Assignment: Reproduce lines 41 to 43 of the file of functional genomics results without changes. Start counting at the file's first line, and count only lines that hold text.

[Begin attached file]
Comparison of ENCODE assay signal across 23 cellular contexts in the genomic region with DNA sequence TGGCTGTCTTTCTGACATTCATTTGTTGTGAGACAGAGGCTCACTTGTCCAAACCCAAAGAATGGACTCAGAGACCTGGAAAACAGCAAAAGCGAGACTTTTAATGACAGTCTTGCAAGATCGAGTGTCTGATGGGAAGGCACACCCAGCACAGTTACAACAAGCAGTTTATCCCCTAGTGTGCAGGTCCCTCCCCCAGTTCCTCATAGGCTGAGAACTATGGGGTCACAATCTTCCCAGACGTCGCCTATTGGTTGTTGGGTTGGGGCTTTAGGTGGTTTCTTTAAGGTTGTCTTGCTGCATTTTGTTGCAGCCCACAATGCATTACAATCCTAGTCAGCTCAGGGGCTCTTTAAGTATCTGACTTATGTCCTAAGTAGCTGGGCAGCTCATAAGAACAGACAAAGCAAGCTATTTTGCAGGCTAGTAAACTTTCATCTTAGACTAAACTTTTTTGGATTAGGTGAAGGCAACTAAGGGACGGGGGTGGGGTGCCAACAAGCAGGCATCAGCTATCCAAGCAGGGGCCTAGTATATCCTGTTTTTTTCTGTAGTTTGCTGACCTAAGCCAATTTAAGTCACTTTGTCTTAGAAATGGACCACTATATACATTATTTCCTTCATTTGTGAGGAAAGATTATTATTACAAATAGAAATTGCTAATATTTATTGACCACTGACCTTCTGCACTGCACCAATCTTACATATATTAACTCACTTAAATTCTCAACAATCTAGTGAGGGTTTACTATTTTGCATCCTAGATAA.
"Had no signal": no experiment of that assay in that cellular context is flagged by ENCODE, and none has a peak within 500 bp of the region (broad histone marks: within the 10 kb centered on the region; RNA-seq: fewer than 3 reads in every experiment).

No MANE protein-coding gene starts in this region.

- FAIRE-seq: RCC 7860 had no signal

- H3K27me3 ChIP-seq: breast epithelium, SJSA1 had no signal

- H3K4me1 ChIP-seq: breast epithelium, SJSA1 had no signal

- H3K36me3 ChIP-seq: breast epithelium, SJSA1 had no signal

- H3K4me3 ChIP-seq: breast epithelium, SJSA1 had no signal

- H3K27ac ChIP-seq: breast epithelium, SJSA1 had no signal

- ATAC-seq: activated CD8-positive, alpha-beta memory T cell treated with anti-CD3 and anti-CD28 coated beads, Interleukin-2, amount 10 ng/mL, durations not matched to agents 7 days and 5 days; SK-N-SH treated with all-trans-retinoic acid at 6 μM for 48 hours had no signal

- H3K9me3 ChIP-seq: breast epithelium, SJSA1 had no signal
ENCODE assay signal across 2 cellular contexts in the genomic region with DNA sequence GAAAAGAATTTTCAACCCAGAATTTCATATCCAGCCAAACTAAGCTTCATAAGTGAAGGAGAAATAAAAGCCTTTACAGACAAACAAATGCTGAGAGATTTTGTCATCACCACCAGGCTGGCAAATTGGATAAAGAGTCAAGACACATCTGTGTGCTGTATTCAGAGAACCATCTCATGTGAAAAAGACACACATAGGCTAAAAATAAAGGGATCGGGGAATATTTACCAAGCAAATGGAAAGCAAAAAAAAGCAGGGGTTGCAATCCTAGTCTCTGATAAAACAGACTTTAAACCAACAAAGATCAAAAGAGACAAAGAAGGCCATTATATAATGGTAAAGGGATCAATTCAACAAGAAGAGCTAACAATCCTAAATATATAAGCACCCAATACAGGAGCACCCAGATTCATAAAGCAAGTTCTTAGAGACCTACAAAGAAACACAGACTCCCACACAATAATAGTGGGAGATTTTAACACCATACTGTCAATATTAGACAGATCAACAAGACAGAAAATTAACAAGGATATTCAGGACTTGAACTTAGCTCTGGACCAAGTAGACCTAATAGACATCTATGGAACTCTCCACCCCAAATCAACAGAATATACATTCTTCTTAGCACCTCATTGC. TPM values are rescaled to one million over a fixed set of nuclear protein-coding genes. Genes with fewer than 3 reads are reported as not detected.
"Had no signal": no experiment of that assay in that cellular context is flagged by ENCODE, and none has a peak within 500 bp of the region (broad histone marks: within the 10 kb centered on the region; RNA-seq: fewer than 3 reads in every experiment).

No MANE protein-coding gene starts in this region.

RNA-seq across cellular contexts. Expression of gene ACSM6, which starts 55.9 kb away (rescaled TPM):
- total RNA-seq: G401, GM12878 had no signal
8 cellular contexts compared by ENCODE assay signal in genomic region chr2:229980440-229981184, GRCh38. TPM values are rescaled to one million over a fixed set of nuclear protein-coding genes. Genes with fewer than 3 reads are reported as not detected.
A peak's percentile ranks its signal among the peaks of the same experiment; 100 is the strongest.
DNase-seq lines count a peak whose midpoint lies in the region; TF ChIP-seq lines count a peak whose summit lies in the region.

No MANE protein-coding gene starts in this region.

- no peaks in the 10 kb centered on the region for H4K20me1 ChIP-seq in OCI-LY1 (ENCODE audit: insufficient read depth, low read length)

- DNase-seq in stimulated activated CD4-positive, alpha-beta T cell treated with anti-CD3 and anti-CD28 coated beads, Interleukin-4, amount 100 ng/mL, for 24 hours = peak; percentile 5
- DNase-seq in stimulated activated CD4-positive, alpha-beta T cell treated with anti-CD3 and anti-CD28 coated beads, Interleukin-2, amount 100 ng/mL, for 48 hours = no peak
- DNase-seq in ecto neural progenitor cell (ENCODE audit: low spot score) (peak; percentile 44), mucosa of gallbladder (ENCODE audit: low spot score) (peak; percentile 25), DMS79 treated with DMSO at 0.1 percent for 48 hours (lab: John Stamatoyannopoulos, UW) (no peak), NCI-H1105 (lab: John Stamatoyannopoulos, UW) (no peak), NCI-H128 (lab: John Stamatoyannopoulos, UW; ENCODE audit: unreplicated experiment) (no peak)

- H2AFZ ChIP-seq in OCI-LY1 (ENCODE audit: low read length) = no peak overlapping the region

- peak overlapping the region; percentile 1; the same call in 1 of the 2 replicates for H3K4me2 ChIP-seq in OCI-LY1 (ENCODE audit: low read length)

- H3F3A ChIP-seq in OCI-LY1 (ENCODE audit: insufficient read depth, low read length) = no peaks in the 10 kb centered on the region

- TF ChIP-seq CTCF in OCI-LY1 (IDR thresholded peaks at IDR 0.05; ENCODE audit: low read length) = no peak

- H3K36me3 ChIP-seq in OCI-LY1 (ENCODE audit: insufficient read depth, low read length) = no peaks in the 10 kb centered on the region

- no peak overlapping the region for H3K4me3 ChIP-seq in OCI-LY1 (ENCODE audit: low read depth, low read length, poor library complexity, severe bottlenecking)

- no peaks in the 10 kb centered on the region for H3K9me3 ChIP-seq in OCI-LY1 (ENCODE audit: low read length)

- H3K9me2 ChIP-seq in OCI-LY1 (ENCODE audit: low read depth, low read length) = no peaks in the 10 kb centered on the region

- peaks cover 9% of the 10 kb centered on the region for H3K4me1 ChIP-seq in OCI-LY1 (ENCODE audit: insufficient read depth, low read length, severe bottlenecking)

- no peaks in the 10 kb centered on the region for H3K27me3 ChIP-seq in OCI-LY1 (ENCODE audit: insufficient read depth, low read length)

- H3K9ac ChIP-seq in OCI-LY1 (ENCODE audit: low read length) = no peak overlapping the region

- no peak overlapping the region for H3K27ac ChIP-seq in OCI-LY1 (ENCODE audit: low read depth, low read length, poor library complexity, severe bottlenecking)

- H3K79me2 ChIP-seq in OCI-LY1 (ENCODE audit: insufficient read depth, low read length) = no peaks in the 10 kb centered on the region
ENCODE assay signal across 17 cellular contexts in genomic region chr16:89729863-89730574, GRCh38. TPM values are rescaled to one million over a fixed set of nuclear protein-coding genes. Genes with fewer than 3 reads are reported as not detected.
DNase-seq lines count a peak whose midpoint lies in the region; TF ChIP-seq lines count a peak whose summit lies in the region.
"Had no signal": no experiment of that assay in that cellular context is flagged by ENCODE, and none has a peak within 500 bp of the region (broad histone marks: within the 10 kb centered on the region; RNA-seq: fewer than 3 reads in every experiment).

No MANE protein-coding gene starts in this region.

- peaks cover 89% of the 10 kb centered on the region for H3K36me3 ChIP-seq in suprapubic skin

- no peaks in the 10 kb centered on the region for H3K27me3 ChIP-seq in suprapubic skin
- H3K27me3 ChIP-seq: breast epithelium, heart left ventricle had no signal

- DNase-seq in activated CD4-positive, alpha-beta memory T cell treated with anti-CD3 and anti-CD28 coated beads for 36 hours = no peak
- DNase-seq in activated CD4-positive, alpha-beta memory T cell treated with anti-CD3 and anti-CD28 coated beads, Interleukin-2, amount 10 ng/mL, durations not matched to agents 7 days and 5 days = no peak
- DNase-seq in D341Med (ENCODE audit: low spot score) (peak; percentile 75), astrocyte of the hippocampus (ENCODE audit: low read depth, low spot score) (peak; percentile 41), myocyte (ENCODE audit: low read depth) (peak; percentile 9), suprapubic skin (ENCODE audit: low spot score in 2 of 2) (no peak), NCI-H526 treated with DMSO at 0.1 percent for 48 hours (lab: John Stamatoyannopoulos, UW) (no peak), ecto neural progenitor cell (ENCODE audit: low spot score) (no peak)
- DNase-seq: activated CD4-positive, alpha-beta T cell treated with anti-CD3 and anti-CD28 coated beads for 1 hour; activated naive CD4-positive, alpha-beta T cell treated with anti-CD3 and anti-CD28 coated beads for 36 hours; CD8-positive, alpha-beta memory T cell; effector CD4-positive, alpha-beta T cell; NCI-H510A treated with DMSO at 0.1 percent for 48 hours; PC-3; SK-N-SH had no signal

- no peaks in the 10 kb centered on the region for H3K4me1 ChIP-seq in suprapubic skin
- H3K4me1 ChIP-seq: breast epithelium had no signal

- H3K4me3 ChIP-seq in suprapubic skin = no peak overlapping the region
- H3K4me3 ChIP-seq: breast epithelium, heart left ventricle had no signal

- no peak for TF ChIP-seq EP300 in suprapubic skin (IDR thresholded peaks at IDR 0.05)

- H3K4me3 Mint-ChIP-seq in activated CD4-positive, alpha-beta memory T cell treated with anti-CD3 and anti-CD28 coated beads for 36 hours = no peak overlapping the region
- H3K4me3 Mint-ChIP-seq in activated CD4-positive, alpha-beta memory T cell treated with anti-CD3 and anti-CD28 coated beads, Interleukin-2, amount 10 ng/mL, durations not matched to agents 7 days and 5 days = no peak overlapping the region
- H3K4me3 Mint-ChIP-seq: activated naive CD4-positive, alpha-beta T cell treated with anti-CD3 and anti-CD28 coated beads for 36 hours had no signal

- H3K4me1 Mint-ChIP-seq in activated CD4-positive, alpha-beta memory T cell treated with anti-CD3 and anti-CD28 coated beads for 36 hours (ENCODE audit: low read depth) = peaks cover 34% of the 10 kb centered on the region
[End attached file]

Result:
No MANE protein-coding gene starts in this region.

- peaks cover 89% of the 10 kb centered on the region for H3K36me3 ChIP-seq in suprapubic skin

- no peaks in the 10 kb centered on the region for H3K27me3 ChIP-seq in suprapubic skin